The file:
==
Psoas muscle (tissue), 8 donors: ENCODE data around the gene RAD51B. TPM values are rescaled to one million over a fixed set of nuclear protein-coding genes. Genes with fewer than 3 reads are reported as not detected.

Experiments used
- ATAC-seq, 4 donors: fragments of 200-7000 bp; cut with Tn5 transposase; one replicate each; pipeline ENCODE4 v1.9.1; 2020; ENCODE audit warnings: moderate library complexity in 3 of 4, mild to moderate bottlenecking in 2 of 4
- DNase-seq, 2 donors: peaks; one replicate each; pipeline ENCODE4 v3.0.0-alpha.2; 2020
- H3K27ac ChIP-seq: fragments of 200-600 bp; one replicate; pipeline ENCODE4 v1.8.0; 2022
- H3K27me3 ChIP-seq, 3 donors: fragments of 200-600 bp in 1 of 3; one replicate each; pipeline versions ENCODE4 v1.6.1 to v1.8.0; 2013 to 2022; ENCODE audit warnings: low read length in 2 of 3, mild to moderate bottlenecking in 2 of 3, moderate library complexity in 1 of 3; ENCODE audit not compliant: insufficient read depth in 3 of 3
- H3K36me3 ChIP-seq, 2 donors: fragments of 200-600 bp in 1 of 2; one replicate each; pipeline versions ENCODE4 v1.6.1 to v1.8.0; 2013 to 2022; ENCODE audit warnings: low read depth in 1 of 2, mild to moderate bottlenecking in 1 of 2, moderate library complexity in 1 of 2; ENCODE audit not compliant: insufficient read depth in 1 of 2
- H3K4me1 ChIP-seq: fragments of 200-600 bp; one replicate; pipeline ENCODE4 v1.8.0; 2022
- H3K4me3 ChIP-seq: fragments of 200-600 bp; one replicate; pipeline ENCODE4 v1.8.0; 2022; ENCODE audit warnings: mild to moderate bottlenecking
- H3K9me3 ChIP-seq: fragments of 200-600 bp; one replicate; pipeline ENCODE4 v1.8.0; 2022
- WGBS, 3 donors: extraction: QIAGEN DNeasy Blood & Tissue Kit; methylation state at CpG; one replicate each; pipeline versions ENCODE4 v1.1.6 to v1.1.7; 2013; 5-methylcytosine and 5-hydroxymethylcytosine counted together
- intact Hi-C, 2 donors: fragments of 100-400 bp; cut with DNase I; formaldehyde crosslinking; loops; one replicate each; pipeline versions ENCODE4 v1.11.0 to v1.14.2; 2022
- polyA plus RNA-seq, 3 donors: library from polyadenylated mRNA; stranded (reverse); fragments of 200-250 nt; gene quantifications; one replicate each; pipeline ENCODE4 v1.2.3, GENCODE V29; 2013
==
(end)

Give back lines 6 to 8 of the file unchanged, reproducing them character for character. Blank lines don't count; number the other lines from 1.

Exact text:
- H3K27me3 ChIP-seq, 3 donors: fragments of 200-600 bp in 1 of 3; one replicate each; pipeline versions ENCODE4 v1.6.1 to v1.8.0; 2013 to 2022; ENCODE audit warnings: low read length in 2 of 3, mild to moderate bottlenecking in 2 of 3, moderate library complexity in 1 of 3; ENCODE audit not compliant: insufficient read depth in 3 of 3
- H3K36me3 ChIP-seq, 2 donors: fragments of 200-600 bp in 1 of 2; one replicate each; pipeline versions ENCODE4 v1.6.1 to v1.8.0; 2013 to 2022; ENCODE audit warnings: low read depth in 1 of 2, mild to moderate bottlenecking in 1 of 2, moderate library complexity in 1 of 2; ENCODE audit not compliant: insufficient read depth in 1 of 2
- H3K4me1 ChIP-seq: fragments of 200-600 bp; one replicate; pipeline ENCODE4 v1.8.0; 2022